PALO ALTO, California--Both University of Washington cross country teams will await the decision of the NCAA cross country committee on whether or not they will advance to next week's national championships in Terre Haute, Indiana after their women's team finished fourth, and the men's team placed fifth at the Western Regional championship race Friday morning at the Stanford Golf Course.
The announcement on which 13 teams from around the country will move on will take place Saturday at noon, pacific time. Only the top two teams from each of the nine regional races from around the country on Friday are assured spots on the line in Terre Haute on November 22nd.
One person who is assured of going to the national championship is Kirkland native Tansey Lystad (left/photo by Paul Merca) of the University of Portland, who finished sixth, covering the 6k course in 20:09, one spot ahead of the Huskies' Maddie Meyers, who ran 20:18.
"I was just trying to mix it up with the big girls. My motto for this season is to 'make it count', and I wanted to run with them and secure a spot at nationals," said Lystad, the reigning West Coast Conference champion.
When asked about her confidence going into the regional championship, Lystad, who graduated from Inglemoor HS, she said that making it to the national championship meet during the track season gave her a big boost.
For the Huskies, freshman Anna Maxwell finished 15th in 20:42, followed by Eleanor Fulton in 25th (20:59), then Anastasia Kosykh in 41st (21:15), and Kaylee Flanagan in 43rd (21:18), giving Washington a 60 second gap between the first and fifth runners.
Washington State finished 13th with 360 points led by Abby Regan's 36th place finish in 21:13.
Gonzaga finished 16th with 413 points, led by Amelia Evans, who finished 32nd in 21:10. WAC champion Seattle University was 18th with 501 points led by Taylor de Laveaga, who finished 63rd in 21:34.
Oregon took the team crown with a low score of 88 points, followed by Boise State's 103, with Stanford third also at 103 (Boise State's fifth runner finished ahead of Stanford's fifth to take the tiebreaker and the automatic berth to the national championship).
Pac-12 champ Shelby Houlihan of Arizona State won the race in 19:32, three seconds ahead of defending NCAA regional champ Emma Bates of Boise State. Elise Cranny of Stanford was third at 19:46, followed by Bethan Knights of Cal at 20:00, then Pasco HS graduate Marisa Howard, last year's NCAA steeplechase runner-up from Boise State in fifth at 20:05.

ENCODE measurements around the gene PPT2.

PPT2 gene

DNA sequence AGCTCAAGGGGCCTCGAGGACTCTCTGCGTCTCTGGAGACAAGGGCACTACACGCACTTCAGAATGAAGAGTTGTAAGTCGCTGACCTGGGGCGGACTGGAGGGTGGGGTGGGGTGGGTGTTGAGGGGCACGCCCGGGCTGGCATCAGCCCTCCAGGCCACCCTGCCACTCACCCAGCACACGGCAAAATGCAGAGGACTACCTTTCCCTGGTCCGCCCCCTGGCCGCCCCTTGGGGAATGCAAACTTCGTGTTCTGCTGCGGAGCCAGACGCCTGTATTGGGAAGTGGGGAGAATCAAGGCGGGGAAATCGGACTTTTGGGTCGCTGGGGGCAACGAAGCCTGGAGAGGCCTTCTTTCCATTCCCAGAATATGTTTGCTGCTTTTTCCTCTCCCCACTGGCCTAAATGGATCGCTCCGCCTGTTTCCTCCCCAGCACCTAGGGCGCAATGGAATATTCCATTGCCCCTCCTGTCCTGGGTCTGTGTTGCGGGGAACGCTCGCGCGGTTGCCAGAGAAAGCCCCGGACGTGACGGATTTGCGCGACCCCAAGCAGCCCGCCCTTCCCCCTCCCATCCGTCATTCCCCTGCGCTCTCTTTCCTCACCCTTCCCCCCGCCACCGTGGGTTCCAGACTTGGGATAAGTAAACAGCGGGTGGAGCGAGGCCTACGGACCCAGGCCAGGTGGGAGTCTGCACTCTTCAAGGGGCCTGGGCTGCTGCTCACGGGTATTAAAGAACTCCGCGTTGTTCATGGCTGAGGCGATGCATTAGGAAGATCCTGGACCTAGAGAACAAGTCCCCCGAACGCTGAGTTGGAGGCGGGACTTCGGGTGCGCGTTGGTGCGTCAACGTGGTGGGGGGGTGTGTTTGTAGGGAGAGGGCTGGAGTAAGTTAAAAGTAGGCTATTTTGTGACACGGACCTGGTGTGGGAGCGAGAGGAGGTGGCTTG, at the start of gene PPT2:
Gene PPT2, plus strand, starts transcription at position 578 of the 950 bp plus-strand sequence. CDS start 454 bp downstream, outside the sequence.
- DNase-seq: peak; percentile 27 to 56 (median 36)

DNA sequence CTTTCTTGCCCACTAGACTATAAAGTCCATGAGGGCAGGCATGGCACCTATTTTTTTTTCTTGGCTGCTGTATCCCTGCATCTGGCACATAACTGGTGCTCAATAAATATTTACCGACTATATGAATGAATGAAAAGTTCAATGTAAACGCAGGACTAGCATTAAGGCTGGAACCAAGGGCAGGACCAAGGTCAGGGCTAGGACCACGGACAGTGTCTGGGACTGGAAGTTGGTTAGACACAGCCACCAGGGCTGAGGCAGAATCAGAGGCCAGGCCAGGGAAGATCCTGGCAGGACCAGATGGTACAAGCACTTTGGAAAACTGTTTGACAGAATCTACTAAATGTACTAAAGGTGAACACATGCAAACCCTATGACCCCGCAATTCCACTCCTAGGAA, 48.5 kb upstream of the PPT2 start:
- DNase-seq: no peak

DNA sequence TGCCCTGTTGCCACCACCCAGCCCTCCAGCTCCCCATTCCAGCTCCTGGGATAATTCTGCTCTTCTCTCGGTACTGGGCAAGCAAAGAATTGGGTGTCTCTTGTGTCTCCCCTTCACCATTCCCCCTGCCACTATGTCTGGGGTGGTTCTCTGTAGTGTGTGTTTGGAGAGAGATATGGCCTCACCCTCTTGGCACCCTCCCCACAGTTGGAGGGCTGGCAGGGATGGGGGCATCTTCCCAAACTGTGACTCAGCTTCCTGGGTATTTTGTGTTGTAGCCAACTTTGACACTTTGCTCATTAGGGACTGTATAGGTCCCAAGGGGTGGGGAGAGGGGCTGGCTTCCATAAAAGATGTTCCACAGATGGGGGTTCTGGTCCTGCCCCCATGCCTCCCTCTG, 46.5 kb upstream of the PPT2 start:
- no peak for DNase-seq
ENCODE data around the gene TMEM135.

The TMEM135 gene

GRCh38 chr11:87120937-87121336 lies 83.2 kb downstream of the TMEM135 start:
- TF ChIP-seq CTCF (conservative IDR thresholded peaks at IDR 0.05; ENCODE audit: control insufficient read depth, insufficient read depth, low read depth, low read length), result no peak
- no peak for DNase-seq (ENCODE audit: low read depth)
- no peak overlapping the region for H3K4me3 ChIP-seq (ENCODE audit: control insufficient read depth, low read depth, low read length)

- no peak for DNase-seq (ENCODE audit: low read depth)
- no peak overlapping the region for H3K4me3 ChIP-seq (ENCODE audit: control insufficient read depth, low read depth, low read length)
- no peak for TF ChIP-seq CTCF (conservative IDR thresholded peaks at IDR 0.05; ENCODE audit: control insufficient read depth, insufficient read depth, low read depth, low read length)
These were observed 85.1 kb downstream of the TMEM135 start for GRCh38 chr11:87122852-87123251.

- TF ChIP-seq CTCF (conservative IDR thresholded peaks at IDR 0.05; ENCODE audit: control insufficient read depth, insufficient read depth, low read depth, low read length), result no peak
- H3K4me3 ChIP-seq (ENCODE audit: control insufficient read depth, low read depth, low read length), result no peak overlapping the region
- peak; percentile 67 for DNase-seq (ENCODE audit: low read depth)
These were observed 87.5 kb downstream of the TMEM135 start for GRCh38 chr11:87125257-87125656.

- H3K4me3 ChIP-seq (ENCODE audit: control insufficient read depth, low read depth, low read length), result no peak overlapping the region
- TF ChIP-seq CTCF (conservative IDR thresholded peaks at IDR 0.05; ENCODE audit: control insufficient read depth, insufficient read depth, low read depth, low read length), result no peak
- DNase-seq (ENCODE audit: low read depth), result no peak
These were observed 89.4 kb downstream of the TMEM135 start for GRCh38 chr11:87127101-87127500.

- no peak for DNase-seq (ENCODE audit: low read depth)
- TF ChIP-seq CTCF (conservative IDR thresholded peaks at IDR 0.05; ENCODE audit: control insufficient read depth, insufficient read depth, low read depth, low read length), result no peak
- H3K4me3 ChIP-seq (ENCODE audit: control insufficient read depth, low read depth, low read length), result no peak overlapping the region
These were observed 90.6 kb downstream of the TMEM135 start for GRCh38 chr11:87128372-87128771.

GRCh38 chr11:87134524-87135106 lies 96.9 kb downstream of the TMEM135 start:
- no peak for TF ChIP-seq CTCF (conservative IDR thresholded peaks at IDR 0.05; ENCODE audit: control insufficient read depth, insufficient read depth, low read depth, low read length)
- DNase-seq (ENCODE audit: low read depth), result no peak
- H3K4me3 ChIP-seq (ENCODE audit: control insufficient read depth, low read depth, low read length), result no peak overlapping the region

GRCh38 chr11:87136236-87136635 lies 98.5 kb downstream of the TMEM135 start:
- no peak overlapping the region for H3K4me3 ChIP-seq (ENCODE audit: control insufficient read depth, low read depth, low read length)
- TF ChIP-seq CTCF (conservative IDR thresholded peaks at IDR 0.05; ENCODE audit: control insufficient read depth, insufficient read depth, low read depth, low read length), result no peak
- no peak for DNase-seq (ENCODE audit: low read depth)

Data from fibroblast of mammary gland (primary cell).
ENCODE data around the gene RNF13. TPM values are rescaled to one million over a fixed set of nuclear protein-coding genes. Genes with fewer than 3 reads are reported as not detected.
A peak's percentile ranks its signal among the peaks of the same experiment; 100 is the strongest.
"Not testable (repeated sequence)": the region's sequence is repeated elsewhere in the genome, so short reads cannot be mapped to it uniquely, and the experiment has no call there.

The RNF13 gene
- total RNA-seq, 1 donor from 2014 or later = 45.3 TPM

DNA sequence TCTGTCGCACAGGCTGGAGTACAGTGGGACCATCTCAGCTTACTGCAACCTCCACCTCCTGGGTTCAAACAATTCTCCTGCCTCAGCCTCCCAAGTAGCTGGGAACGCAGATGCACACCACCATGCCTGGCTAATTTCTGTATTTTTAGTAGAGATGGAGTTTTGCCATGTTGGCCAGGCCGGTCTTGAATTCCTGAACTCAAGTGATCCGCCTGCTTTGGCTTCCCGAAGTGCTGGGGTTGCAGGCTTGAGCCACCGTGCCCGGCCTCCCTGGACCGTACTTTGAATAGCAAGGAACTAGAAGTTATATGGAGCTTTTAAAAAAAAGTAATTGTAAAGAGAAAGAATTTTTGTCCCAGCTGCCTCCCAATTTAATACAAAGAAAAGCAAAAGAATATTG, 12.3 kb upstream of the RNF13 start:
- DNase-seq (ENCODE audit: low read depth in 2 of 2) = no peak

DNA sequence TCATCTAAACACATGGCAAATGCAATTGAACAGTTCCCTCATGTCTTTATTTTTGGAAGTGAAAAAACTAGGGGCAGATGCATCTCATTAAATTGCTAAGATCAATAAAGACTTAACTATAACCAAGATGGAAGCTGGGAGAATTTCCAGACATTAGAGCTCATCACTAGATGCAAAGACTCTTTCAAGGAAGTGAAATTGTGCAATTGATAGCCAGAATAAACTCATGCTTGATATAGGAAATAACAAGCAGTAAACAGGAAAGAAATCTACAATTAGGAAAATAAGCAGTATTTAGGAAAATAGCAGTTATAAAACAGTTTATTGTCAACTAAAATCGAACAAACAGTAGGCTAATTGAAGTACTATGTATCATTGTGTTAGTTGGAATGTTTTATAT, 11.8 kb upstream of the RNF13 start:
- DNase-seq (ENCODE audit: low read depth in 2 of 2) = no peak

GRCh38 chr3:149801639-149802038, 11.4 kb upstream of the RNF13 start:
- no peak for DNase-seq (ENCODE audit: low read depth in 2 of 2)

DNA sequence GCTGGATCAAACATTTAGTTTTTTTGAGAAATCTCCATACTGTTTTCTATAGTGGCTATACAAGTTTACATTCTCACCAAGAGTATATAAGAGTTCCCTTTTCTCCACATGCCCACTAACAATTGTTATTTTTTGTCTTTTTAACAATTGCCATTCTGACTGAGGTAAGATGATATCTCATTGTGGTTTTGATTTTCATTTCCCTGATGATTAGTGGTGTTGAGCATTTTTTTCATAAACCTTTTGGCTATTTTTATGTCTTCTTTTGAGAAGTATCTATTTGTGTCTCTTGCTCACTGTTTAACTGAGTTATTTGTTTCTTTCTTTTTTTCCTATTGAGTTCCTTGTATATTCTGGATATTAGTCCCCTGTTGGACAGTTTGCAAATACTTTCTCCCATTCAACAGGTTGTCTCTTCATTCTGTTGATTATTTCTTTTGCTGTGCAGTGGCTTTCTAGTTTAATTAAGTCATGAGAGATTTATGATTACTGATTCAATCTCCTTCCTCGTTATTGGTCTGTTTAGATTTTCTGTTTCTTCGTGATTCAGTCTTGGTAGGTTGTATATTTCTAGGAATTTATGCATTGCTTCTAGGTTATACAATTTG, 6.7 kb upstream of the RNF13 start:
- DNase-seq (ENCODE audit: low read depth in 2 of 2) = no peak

In the men's 10k race, UCLA turned the tables on the Huskies, as the Bruins finished fourth with 104 points, and the Dawgs in fifth with 139, reversing the finish from the Pac-12 championship meet two weeks ago in Oakland.
Washington senior Aaron Nelson (left/photo by Paul Merca) led the Huskies with his seventh place finish in 29:49, even briefly taking the lead with less than a mile to go.
But unlike the Pac-12s, where the Huskies were able to stay in a tight pack with Nelson, the Dawgs had a 37 second gap between Nelson and fifth man Colby Gilbert, who finished 43rd in 30:23.
There was a 16 second gap between Nelson and second Husky Izaic Yorks, who was 24th in 30:02. Following Yorks for the Huskies was Meron Simon in 32nd (30:12) and Tyler King in 33rd (30:12).
Gonzaga finished tenth with 293 points led by Troy Fraley in 36th (30:17). Washington State was 13th with 335 points, led by Drew Jordan's 46th place finish in 30:25. Seattle University was 24th with 684 points. Gus Arroyo led the Redhawks with his 85th place finish in 31:10.
Stanford's Maxim Korolev won the individual title, running 29:34, one second ahead of Oregon's Edward Cheserek, who was handed his first career loss. Eric Jenkins of Oregon was third in 29:40, followed by Portland's Scott Fauble in 29:40, and Cal's Chris Walden in fifth at 29:41.
Oregon took the team title with 60 points, followed by Portland's 71, then Stanford's 97, with UCLA fourth at 104, and the Huskies fifth with 139.
UW coach Greg Metcalf expressed confidence that both his teams would advance to the national championship meet. “I thought both of our teams did exactly what they needed to do to get to the show,” he said. “Both teams ran better over the second half of the race. They closed incredibly well. The men especially, the goal was to run as a group at the halfway point and build from there.”